An inmate has filed a class-action suit against the Florida Department of Corrections for confiscating his digital media files. William Demler says that since 2012, he has spent more than $550 on digital music, downloaded to a prison-sponsored music player he acquired for $99.95. But when the FDOC switched music vendors last year, Demler was told he’d have to purchase all his music again if he wanted to continue having access to it.
So, Demler decided to sue, arguing that the department broke its promise and violated his Fifth Amendment right to just compensation for any property taken by the government. According to Demler’s lawsuit, ads for the custom-designed media players that the prison began selling in 2011 promised inmates that they’d keep their purchases forever. “Once music is purchased, you’ll always own it,” one ad boasted. The lawsuit states that the FDOC sold nearly 6.7 million digital media files between 2011 and 2017, costing prisoners and their family roughly $11.3 million.
The FDOC has contracted private vendors to provide digital media entertainment to prisoners since 2011. When it first switched vendors in 2014, inmates were allowed to transfer the music they had purchased from the old vendor. But in 2018, the FDOC signed a new contract with JPay, a private company that already operates bank accounts and facilitates phone calls in state-run prisons. This time, inmates learned that they wouldn’t be able to keep their music. In one grievance, inmate Katherine Freeman said she had purchased more than $2,200 worth of music since 2014. In response, the assistant warden wrote that it wasn’t “feasible to download content from one vendor’s device to another, not only due to incompatibility reasons, but the download of content purchased from one vendor to another vendor’s device would negate the new vendor’s ability to be compensated for their services.”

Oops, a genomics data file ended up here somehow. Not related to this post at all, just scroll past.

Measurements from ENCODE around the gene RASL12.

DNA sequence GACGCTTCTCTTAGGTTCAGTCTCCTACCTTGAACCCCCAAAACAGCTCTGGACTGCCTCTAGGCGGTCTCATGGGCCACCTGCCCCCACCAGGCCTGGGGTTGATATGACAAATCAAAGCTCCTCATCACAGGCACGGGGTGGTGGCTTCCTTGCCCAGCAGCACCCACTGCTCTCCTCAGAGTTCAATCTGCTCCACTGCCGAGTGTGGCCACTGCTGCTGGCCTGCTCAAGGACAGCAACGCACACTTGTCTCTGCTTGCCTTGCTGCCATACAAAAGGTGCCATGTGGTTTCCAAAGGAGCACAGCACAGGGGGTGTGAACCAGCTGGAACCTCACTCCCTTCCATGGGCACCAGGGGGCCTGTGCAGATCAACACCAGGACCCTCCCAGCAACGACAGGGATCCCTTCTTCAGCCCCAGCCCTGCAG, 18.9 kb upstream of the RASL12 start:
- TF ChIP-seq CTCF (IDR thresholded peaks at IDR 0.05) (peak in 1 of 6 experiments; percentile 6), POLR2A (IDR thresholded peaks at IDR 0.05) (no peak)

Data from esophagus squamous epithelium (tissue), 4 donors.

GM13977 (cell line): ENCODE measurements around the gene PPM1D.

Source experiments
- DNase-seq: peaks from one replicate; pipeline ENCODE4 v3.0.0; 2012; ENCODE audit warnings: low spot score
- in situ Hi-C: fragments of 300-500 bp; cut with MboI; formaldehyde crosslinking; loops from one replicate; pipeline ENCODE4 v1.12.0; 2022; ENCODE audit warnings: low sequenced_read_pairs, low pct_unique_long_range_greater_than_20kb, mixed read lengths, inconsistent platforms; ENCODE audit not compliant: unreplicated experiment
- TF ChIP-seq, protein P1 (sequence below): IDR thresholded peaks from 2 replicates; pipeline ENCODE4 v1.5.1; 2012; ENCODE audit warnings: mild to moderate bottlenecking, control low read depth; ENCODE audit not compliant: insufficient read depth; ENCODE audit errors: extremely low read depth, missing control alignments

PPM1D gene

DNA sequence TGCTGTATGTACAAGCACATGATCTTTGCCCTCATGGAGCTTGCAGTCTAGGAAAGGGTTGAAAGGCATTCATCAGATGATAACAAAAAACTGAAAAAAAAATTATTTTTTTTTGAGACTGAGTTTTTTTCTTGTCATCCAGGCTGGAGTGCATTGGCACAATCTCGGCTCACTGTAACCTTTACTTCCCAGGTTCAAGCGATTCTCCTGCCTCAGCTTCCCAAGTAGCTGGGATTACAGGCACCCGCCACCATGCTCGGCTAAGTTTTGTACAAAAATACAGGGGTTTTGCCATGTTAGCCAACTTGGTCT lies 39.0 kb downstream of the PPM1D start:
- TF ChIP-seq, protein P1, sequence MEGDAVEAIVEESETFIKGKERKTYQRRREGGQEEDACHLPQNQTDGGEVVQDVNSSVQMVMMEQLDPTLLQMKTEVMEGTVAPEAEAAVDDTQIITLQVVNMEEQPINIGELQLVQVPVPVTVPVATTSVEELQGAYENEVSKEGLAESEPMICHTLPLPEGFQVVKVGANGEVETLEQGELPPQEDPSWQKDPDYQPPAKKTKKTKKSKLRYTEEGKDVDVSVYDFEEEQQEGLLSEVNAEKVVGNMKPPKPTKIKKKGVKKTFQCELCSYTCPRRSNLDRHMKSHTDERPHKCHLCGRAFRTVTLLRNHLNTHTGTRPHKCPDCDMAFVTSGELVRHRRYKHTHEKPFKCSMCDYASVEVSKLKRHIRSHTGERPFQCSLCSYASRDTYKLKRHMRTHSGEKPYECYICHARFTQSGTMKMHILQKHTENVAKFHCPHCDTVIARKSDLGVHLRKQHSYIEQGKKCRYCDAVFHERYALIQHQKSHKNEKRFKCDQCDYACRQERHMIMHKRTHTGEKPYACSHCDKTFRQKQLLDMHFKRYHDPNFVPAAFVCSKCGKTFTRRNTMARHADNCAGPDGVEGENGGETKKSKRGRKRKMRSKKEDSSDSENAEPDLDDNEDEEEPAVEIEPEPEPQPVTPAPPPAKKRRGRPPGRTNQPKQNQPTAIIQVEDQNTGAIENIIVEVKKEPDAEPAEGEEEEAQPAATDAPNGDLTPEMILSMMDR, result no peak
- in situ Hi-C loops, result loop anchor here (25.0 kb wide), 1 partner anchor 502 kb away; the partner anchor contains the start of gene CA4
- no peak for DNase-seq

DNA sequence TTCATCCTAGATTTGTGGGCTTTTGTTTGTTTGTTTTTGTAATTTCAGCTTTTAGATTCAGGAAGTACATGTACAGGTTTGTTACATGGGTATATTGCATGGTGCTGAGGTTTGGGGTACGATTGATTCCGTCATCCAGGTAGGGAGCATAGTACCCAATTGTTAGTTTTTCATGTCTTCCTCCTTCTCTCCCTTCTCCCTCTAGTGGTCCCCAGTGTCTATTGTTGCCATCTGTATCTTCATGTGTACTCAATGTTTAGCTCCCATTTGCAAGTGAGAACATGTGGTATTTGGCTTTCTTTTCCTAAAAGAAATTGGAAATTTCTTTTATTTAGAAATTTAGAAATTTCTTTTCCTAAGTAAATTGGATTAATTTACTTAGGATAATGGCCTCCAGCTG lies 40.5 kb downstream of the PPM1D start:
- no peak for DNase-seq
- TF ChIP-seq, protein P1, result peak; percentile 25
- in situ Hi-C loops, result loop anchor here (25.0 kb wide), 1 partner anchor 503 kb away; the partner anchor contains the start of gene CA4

The FDOC did give inmates some options to keep their music—but only sort of. They can choose to send their old music players—with all the content permanently stored on the device—to someone outside of prison. They could also have their player’s contents burned to a CD that would then be mailed to a friend or relative. In either case, they’d have to pay $24.95 for the service, and they’d still lose access to their music—at least until they serve out their term. For Demler, who’s serving a life sentence, neither option sounds appealing. He says his only relative outside of prison is a 92-year-old uncle who has no use for his music.
So many inmates sent in complaints about the loss of their files that the Department of Corrections had to create a separate category to track them. In the grievance he filed, Demler wrote: “Discontinuing the program and forcing inmates to give up their players without compensation amounts to an act of fraud.”
This case is part of a larger problem. In prisons, private companies are tapping into a so-called captive market—one in which consumers have little choice—and building monopolies over digital services. As Mia Armstrong wrote in August, the unregulated prison market leaves lots of room for exploitation of inmates and their families. At the Colorado State Penitentiary, for instance, inmates are charged 50 cents for each typed page of an email.